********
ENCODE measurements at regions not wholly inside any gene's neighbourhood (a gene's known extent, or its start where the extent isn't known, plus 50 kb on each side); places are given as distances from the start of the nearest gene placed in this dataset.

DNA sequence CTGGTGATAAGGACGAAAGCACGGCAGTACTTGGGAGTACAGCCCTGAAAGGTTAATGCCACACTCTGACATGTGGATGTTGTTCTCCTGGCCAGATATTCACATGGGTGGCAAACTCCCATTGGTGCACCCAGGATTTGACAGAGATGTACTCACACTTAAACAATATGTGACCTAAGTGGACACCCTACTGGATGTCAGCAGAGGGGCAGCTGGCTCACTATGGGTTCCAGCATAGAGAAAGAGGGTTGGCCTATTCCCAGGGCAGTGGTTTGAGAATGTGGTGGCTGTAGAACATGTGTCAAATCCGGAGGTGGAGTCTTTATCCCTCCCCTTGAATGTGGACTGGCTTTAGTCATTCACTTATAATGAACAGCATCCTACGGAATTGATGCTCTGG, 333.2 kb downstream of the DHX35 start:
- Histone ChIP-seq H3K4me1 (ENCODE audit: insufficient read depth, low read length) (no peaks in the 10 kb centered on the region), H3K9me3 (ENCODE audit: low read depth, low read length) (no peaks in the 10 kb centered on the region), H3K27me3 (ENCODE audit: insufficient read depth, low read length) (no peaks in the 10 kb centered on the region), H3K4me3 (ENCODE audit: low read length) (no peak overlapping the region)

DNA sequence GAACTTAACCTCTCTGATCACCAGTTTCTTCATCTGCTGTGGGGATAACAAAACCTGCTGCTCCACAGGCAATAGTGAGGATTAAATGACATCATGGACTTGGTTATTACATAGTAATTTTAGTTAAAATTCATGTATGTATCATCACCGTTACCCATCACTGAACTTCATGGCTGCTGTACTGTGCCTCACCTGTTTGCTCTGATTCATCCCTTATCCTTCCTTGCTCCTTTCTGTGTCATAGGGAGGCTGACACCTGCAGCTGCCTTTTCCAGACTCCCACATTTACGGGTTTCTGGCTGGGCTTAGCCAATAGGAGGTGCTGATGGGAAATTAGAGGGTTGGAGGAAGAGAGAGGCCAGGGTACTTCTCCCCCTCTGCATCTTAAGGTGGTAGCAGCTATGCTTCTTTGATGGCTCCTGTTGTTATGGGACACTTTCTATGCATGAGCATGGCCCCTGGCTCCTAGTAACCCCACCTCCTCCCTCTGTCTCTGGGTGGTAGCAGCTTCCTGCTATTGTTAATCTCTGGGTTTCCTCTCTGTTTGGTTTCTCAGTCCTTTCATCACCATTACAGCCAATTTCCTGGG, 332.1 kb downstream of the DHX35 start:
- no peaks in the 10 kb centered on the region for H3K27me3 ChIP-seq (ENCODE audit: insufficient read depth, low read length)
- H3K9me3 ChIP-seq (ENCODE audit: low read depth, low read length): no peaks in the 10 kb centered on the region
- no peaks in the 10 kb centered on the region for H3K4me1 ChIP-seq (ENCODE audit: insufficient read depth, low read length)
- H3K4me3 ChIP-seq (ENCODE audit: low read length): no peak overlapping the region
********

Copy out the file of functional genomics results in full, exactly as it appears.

ENCODE measurements at regions not wholly inside any gene's neighbourhood (a gene's known extent, or its start where the extent isn't known, plus 50 kb on each side); places are given as distances from the start of the nearest gene placed in this dataset.

DNA sequence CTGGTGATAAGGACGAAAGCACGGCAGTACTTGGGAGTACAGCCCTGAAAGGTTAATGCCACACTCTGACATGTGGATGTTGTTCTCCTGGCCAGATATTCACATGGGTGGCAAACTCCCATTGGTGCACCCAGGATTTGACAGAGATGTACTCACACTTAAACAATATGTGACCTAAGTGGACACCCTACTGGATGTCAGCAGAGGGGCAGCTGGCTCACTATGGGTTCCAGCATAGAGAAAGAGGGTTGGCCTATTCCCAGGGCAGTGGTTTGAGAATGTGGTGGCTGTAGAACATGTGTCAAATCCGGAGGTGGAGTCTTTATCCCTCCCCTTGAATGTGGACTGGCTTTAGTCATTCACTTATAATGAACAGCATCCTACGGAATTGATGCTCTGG, 333.2 kb downstream of the DHX35 start:
- Histone ChIP-seq H3K4me1 (ENCODE audit: insufficient read depth, low read length) (no peaks in the 10 kb centered on the region), H3K9me3 (ENCODE audit: low read depth, low read length) (no peaks in the 10 kb centered on the region), H3K27me3 (ENCODE audit: insufficient read depth, low read length) (no peaks in the 10 kb centered on the region), H3K4me3 (ENCODE audit: low read length) (no peak overlapping the region)

DNA sequence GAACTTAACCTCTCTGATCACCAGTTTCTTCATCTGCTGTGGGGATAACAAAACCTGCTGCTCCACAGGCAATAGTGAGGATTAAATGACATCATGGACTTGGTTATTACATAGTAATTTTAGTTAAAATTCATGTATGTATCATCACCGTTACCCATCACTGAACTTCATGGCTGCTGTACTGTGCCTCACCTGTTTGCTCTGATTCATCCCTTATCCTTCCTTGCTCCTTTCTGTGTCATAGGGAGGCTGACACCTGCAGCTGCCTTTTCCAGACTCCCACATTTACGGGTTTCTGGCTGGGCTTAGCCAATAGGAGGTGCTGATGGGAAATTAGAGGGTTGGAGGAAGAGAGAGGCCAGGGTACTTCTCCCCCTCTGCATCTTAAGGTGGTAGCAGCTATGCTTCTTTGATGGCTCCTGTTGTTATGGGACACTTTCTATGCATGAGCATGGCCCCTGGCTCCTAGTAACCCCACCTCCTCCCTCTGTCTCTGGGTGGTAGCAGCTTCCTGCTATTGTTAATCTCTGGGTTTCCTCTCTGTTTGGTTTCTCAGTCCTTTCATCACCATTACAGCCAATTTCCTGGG, 332.1 kb downstream of the DHX35 start:
- no peaks in the 10 kb centered on the region for H3K27me3 ChIP-seq (ENCODE audit: insufficient read depth, low read length)
- H3K9me3 ChIP-seq (ENCODE audit: low read depth, low read length): no peaks in the 10 kb centered on the region
- no peaks in the 10 kb centered on the region for H3K4me1 ChIP-seq (ENCODE audit: insufficient read depth, low read length)
- H3K4me3 ChIP-seq (ENCODE audit: low read length): no peak overlapping the region